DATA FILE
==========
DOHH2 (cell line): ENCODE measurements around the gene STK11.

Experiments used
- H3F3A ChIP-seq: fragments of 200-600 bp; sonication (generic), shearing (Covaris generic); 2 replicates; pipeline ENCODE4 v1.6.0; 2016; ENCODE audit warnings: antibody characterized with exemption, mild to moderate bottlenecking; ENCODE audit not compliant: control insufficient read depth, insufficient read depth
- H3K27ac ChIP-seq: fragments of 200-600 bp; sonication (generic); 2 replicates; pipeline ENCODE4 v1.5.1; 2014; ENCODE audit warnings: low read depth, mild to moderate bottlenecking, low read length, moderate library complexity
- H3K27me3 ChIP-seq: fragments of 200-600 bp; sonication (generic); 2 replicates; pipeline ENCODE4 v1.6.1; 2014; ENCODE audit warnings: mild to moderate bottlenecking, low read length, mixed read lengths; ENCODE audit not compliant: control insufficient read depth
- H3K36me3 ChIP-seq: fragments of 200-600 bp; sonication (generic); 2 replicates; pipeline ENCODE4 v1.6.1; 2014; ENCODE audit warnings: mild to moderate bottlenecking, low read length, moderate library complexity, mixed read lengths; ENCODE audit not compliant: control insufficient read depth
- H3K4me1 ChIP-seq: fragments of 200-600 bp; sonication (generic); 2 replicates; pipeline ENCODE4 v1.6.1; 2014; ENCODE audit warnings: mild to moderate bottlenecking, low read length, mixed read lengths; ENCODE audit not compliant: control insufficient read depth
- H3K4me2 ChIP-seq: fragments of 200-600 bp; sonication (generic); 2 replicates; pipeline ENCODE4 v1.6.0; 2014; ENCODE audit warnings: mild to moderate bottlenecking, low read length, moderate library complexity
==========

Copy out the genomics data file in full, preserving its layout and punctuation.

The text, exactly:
DOHH2 (cell line): ENCODE measurements around the gene STK11.

Experiments used
- H3F3A ChIP-seq: fragments of 200-600 bp; sonication (generic), shearing (Covaris generic); 2 replicates; pipeline ENCODE4 v1.6.0; 2016; ENCODE audit warnings: antibody characterized with exemption, mild to moderate bottlenecking; ENCODE audit not compliant: control insufficient read depth, insufficient read depth
- H3K27ac ChIP-seq: fragments of 200-600 bp; sonication (generic); 2 replicates; pipeline ENCODE4 v1.5.1; 2014; ENCODE audit warnings: low read depth, mild to moderate bottlenecking, low read length, moderate library complexity
- H3K27me3 ChIP-seq: fragments of 200-600 bp; sonication (generic); 2 replicates; pipeline ENCODE4 v1.6.1; 2014; ENCODE audit warnings: mild to moderate bottlenecking, low read length, mixed read lengths; ENCODE audit not compliant: control insufficient read depth
- H3K36me3 ChIP-seq: fragments of 200-600 bp; sonication (generic); 2 replicates; pipeline ENCODE4 v1.6.1; 2014; ENCODE audit warnings: mild to moderate bottlenecking, low read length, moderate library complexity, mixed read lengths; ENCODE audit not compliant: control insufficient read depth
- H3K4me1 ChIP-seq: fragments of 200-600 bp; sonication (generic); 2 replicates; pipeline ENCODE4 v1.6.1; 2014; ENCODE audit warnings: mild to moderate bottlenecking, low read length, mixed read lengths; ENCODE audit not compliant: control insufficient read depth
- H3K4me2 ChIP-seq: fragments of 200-600 bp; sonication (generic); 2 replicates; pipeline ENCODE4 v1.6.0; 2014; ENCODE audit warnings: mild to moderate bottlenecking, low read length, moderate library complexity